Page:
Egypt’s Syrian Scapegoats
Protesters wave the Syrian revolution flag during a rally in Cairo, Egypt, last year (AP Photo/Khalil Hamra)
Abu Shihab recalls when armed police officers in full riot gear barged into his cramped apartment and led him away in handcuffs, along with a dozen other Syrian refugees. “They were dressed like they were ready for a war,” he says. He stands in the sun-washed courtyard of Masaken Othman, a cluster of cracked reddish-brown residential buildings rising from the dust in Cairo’s desert outskirts. Trash and car tires float in fetid green water seeping from a drainpipe onto the sand.
Abu Shihab arrived with his wife and children in May, fleeing his hometown of Hama after his 12-year-old son was killed in an airstrike by the Assad regime. They now live in this isolated apartment complex alongside some 240 other families, among an unprecedented wave of Syrians who have fled the fighting at home only to find themselves trapped in the cross-hairs of Egypt’s political upheaval. Those who have not been turned away at the border have been detained in large numbers by police and vigilante groups. Dozens have been deported. Meanwhile, members of Egypt’s established Syrian community face increasing harassment, their businesses attacked and looted.
The United Nations has registered close to 100,000 Syrians in Egypt, but the Egyptian government estimates that up to 300,000 currently reside in the country. In the past two and a half years, more than 2 million refugees have fled Syria, a displacement the UN High Commissioner for Refugees calls “unparalleled in recent history.” The tide of Syrians crossing borders has risen almost tenfold over the past twelve months alone, with neighboring Iraq, Jordan, Lebanon and Turkey seeing the greatest influx. In Egypt, the UNHCR confirms that at least 143 Syrians have been arrested over the past eight weeks, of whom fifty-eight were deported. Yet the Tadamon Council, the largest refugee service provider in Egypt, puts the number of those detained over the same period at more than 600, with some 200 being deported. (The council says that the UN numbers are lower because it tracks only refugees who have registered.)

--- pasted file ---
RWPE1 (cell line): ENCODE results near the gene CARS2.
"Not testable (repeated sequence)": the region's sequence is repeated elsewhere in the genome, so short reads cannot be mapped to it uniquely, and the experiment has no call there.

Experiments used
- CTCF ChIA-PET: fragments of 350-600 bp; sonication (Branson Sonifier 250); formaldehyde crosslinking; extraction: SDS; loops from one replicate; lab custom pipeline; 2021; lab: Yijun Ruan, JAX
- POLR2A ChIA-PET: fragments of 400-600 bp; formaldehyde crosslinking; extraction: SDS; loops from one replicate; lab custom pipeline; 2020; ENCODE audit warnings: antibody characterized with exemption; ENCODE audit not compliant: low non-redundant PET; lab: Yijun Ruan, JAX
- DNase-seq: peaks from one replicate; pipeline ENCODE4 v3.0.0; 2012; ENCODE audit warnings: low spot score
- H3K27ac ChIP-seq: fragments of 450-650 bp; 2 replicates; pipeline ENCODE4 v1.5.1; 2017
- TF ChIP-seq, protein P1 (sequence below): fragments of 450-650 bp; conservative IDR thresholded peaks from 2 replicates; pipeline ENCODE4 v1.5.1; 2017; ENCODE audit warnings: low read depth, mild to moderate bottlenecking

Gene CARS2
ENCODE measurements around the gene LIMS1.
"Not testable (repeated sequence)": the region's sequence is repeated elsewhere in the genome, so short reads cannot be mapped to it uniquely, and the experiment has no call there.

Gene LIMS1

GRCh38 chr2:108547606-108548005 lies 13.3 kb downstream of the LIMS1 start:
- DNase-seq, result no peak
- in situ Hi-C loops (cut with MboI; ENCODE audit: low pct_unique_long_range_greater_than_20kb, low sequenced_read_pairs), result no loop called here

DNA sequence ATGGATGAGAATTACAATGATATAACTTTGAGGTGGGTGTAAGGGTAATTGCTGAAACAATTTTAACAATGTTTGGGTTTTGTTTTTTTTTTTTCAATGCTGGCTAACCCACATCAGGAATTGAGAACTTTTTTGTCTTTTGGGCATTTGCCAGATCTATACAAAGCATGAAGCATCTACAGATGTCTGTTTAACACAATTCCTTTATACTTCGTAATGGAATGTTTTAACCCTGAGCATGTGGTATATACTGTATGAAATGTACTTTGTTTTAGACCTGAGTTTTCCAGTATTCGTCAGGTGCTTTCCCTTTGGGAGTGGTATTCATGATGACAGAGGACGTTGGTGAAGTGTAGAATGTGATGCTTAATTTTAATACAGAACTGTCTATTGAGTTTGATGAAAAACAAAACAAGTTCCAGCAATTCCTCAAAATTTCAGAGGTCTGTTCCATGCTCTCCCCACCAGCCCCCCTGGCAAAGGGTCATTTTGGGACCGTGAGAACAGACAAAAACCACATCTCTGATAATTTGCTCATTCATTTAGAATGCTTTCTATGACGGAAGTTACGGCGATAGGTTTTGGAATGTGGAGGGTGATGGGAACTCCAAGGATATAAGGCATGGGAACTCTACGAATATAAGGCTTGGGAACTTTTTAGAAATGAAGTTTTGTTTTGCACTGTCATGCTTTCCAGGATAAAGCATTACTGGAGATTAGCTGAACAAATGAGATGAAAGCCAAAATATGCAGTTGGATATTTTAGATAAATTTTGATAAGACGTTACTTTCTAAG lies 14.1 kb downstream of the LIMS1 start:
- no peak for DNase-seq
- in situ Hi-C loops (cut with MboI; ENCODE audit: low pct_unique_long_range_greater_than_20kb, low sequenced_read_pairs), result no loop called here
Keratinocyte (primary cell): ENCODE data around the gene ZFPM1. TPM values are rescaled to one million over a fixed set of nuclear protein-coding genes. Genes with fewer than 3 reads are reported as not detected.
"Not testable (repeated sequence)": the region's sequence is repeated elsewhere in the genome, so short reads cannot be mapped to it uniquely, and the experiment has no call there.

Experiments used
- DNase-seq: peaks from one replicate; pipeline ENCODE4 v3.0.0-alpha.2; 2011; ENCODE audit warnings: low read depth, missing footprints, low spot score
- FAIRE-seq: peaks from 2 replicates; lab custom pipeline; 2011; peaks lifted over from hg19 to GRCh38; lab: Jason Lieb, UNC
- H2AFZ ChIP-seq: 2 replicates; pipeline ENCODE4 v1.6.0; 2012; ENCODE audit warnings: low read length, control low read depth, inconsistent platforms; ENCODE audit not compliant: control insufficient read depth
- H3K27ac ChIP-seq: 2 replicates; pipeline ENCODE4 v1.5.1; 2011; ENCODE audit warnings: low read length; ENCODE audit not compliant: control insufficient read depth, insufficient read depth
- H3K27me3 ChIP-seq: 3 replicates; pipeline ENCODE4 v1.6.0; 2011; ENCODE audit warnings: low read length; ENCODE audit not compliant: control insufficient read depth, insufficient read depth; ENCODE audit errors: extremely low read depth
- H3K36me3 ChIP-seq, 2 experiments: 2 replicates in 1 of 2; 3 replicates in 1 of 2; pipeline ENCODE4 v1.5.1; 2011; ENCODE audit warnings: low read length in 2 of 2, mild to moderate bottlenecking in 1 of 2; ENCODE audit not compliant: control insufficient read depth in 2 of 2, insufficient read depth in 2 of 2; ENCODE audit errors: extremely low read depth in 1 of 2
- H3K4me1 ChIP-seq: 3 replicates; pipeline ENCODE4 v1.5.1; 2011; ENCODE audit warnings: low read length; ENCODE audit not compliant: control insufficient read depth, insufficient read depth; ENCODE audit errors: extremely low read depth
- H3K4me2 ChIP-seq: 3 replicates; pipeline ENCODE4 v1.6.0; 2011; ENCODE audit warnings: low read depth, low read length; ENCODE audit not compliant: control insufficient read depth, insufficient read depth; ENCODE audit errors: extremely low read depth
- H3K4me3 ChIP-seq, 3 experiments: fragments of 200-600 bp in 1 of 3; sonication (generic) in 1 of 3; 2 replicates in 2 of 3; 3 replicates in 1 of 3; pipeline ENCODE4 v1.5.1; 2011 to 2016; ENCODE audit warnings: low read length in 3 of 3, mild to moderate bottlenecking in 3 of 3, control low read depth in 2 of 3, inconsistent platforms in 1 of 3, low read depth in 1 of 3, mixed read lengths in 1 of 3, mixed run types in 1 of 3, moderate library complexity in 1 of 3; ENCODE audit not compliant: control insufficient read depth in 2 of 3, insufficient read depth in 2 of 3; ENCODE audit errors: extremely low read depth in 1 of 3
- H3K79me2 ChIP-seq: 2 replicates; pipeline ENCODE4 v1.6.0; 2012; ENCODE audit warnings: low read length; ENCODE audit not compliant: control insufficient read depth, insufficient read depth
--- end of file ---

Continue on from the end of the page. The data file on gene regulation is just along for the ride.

Short, with a compact build and a thick mustache, Abu Shihab tells his story in animated, rapid-fire sentences. On the night of July 27, security forces raided Masaken Othman and detained him, along with several other Syrian men and boys. He says he was shuttled among a courthouse, a police station, and state and national security offices, and interrogated—and asked repeatedly whether he had participated in the Rabaa al-Adawiya sit-in, the epicenter of support for deposed Egyptian president Mohammed Morsi before its brutal dispersal in August.